Human FABP1 ELISA Kit (DEIA3417)

Regulatory status: For research use only, not for use in diagnostic procedures.

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biological samples
Species Reactivity
Intended Use
The Human FABP1 ELISA Kit is a highly sensitive two-site enzyme-linked immunoassay (ELISA) for measuring FABP1 in biological samples of human
Contents of Kit
1. Diluent Concentrate (running buffer)
2. Wash Solution Concentrate
3. Enzyme-Antibody Conjugate Concentrate (100x)
4. Chromogen-Substrate Solution
5. Stop Solution
6. Anti-human FABP1 ELISA Micro Plate
7. Human FABP1 Calibrator
Store the unopened kit at 4°C upon receipt and when it is not in use. For more detailed information, please download the following document on our website.


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Differential gene expression of fatty acid binding proteins during porcine adipogenesis


Authors: Samulin, Johanna; Berget, Ingunn; Lien, Sigbjorn; Sundvold, Hilde

Four different subtypes of fatty acid binding proteins i.e. liver-type FABP1, heart/muscle-type FABP3, adipocyte-type FABP4 and epithelial/epidermal-type FABP5 are expressed in adipose tissue. However, only the regulatory role of FABP4 in adipogenesis has been thoroughly investigated. To increase the knowledge on possible roles of these FABP subtypes in preadipocyte differentiation, gene expression patterns were examined during adipogenesis in pig (Sus scrofa). FABP1 expression was induced in proliferating cells, whereas FABP3, FABP4 and FABP5 expression increased throughout preadipocyte differentiation. Interestingly, the FABP4 and FABP5 expression increased early in the differentiation, followed by FABP3 later in the differentiation process. This indicates a role of FABP4 and FABP5 in intracellular fatty acid transport during initiation of differentiation, whereas, FABP3 likely is involved in the transport of fatty acids during intermediate stages of adipogenesis. In this study we demonstrate that FABP3, FABP4 and FABP5 expression is correlated with that of the peroxisome proliferator-activated receptors alpha and gamma (PPARA and PPARG). Altogether, this suggests a role of FABP1 during cell proliferation, whereas a coordinated expression of FABP3, FABP4 and FABP5 together with that of PPARA, PPARG1 and PPARG2 might be critical for the metabolic regulation during porcine adipogenesis. (C) 2008 Elsevier Inc. All rights reserved.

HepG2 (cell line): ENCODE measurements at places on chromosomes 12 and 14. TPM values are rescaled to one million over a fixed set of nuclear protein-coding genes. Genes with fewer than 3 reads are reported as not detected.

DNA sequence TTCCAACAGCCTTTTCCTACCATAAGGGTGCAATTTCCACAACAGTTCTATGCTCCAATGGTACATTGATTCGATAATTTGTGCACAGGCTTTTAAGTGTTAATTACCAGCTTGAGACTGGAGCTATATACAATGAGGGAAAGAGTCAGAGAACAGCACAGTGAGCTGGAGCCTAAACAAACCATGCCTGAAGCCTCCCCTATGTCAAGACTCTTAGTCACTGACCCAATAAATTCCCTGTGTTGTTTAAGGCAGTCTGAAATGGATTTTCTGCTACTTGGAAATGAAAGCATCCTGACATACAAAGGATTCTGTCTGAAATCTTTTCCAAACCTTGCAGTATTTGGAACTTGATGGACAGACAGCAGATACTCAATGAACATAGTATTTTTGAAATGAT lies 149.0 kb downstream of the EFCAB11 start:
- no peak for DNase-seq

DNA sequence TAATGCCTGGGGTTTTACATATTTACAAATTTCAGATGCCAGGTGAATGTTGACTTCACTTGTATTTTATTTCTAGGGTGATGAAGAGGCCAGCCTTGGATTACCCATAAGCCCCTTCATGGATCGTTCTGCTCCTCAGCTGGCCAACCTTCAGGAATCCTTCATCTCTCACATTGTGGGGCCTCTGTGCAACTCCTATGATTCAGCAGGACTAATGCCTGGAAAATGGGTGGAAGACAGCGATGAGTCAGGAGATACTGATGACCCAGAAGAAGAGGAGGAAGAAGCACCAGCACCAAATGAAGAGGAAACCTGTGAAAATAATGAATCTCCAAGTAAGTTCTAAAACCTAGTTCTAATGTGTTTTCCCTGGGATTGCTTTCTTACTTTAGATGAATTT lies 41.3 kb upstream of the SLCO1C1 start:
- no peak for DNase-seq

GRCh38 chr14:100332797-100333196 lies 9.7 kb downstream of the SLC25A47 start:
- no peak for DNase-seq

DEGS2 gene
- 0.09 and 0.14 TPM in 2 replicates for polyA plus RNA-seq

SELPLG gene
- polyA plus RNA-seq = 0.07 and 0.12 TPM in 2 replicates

Molecular Portrait of Metastasis-Competent Circulating Tumor Cells in Colon Cancer Reveals the Crucial Role of Genes Regulating Energy Metabolism and DNA Repair


Authors: Alix-Panabieres, Catherine; Cayrefourcq, Laure; Mazard, Thibault; Maudelonde, Thierry; Assenat, Eric; Assou, Said

BACKGROUND: Unraveling the molecular mechanisms that regulate the biology of metastasis-competent circulating tumor cells (CTCs) is urgently needed to understand metastasis formation and tumor relapse. Our group previously established the first cell line (CTC-MCC-41) derived from metastasis-competent CTCs of a patient with colon cancer. METHODS: In this study, we analyzed the transcriptome of CTC-MCC-41 cells using Human Genome U133 Plus 2.0 microarrays with the aim of unraveling the molecular basis of their special features (stem cell properties and ability to initiate and support metastasis formation). RESULTS: Comparison of the transcriptome data of metastasis-competent CTC-MCC-41 cells and of HT-29 cells (derived from a primary colon cancer) highlights the differential expression of genes that regulate energy metabolism [peroxisome proliferator-activated receptor gamma coactivator 1A (PPARGC1A), peroxisome proliferator-activated receptor gamma coactivator 1B (PPARGC1B), fatty acid binding protein 1 (FABP1), aldehyde dehydrogenase 3 family member A1 (ALDH3A1)], DNA repair [BRCA1 interacting protein C-terminal helicase 1 (BRIP1), Fanconi anemia complementation group B (FANCB), Fanconi anemia complementation group M (FANCM)], and stemness [glutaminase 2 (GLS2), cystathionine-beta-synthase (CBS), and cystathionine gamma-lyase (CM)]. The differential expression of 20 genes was validated by quantitative reverse transcription PCR. CONCLUSIONS: This study gives a comprehensive outlook on the molecular events involved in colon cancer progression and provides potential CTC biomarkers that may help develop new therapies to specifically target CTCs with stem cell properties that cause metastases and tumor relapse in patients with colon cancer. (C) 2016 American Association for Clinical Chemistry

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